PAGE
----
Scalar implicatures processing: slowly accepting the truth (literally)
AbstractThe processing of scalar implicatures has been extensively studied in recent years (Bott and Noveck 2004; Bott et al. 2012; Breheny et al. 2006; Huang and Snedeker 2009, Chemla and Bott 2013 among others). Following the work of Bott and Noveck (2004), there has been an ongoing discussion about whether scalar implicatures are delayed in online processing. A second question, discussed more recently, is whether so-called ‘indirect’ scalar implicatures (e.g., John didn’t always go to the movies ? John sometimes went) exhibit the same processing profile as the standard direct ones (e.g., John sometimes went to the movies ? John didn’t always go). Cremers and Chemla (2014) argue that they do, whereas Romoli and Schwarz (2015) find the reverse pattern for indirect scalar implicatures, with slower Reaction Times associated with literal responses. In this paper, we report an experiment investigating two key questions arising from this debate: first, do Reaction Times yield uniform evidence for delayed availability of implicatures? and second, do direct and indirect scalar implicatures display comparable or distinct processing properties? Using the covered picture version of a picture matching task (Huang et al. 2013) with reaction time measures, we look both at cases where the overt picture is rejected and where it is accepted. Our results provide a negative answer to the first question: while delays for implicature responses arise for rejections (Covered picture choices), the pattern flips for acceptances (Target choices). The cross-over interaction in the results is inconsistent with attributing delayed implicature-rejections to delays in the availability of the implicature, since Target choices compatible with the implicature are faster than ones that are only compatible with a literal interpretation. This yields a very different perspective on reaction time results for implicatures. As for the second question, our results show that once acceptance vs. rejection is factored in, the general reaction time pattern is the same for indirect and direct scalar implicatures and compatible with the different results found in the literature.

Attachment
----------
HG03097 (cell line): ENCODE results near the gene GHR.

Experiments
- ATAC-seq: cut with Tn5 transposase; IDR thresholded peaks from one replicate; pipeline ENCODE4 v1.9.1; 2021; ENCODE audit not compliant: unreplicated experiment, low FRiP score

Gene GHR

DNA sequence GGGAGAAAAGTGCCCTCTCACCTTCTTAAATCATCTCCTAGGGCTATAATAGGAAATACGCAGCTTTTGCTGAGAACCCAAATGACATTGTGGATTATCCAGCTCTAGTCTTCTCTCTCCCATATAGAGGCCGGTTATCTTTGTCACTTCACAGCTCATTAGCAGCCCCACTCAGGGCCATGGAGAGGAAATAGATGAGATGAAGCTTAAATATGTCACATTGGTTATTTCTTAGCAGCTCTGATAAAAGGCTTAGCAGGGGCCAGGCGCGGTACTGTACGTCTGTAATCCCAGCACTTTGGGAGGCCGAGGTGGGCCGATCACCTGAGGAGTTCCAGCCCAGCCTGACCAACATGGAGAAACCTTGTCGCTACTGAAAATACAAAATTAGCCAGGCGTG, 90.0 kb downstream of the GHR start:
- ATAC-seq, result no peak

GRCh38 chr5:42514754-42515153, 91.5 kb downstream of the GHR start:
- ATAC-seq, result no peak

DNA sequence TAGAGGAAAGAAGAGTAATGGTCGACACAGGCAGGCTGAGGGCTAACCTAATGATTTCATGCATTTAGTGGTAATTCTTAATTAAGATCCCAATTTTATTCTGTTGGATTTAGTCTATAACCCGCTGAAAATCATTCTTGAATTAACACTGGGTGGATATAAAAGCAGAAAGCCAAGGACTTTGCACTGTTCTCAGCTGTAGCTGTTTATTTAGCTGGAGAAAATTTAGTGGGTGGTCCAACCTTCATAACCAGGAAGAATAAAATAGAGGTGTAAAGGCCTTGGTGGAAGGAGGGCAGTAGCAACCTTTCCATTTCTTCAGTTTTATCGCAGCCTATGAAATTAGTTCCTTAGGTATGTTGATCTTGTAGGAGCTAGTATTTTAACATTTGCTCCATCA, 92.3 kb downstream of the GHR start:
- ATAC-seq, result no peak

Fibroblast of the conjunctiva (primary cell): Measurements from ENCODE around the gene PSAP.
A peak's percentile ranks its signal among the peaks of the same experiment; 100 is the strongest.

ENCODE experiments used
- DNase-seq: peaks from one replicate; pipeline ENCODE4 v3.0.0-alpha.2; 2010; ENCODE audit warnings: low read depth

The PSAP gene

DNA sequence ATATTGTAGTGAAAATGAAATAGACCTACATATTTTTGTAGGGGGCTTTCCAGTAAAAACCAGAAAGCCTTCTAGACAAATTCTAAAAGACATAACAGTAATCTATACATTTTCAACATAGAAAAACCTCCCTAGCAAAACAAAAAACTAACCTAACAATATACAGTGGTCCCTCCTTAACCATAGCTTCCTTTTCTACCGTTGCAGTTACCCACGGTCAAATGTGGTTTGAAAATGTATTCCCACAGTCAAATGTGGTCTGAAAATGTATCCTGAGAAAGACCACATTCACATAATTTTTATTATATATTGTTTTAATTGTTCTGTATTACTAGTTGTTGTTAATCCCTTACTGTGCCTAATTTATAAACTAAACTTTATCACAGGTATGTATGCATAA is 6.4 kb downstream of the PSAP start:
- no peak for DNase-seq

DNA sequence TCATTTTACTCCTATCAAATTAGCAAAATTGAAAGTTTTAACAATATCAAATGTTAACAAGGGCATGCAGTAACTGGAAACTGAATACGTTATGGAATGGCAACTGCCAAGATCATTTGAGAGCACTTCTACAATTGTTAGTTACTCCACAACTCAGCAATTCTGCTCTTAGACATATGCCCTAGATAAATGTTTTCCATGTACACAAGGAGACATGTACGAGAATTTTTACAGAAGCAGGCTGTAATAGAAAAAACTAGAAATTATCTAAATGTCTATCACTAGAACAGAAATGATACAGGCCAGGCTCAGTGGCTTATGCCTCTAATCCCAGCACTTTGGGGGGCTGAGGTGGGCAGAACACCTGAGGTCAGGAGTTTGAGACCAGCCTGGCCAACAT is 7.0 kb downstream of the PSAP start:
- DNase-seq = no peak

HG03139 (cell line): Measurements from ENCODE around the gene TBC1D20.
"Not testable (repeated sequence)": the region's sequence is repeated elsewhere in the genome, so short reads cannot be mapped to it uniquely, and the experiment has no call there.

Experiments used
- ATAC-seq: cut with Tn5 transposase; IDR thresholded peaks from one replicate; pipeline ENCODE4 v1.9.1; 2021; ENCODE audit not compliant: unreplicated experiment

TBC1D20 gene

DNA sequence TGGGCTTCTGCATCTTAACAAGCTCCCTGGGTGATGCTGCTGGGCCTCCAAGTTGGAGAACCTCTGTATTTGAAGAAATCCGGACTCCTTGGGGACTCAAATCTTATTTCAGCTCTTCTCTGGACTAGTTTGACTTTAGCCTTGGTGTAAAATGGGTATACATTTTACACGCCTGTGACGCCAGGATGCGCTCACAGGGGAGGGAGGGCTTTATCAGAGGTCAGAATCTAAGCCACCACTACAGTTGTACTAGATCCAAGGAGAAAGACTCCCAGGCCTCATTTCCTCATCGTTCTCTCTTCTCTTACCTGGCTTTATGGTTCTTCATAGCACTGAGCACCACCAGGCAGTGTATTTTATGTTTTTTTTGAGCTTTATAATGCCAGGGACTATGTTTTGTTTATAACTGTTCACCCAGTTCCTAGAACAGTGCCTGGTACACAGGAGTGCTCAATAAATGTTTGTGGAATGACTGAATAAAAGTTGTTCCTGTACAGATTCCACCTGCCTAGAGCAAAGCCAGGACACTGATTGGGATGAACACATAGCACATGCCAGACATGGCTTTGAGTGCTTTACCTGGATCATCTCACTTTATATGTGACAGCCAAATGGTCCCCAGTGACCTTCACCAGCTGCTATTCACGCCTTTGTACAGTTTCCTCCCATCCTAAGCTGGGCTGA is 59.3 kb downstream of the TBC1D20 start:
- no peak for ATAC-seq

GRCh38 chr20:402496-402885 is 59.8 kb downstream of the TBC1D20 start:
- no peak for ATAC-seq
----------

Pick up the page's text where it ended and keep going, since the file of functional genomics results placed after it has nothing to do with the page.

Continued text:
How to Cite
Schwarz, F., Romoli, J., & Bill, C. (2019). Scalar implicatures processing: slowly accepting the truth (literally). Proceedings of Sinn Und Bedeutung, 19, 573–590. https://doi.org/10.18148/sub/2015.v19i0.250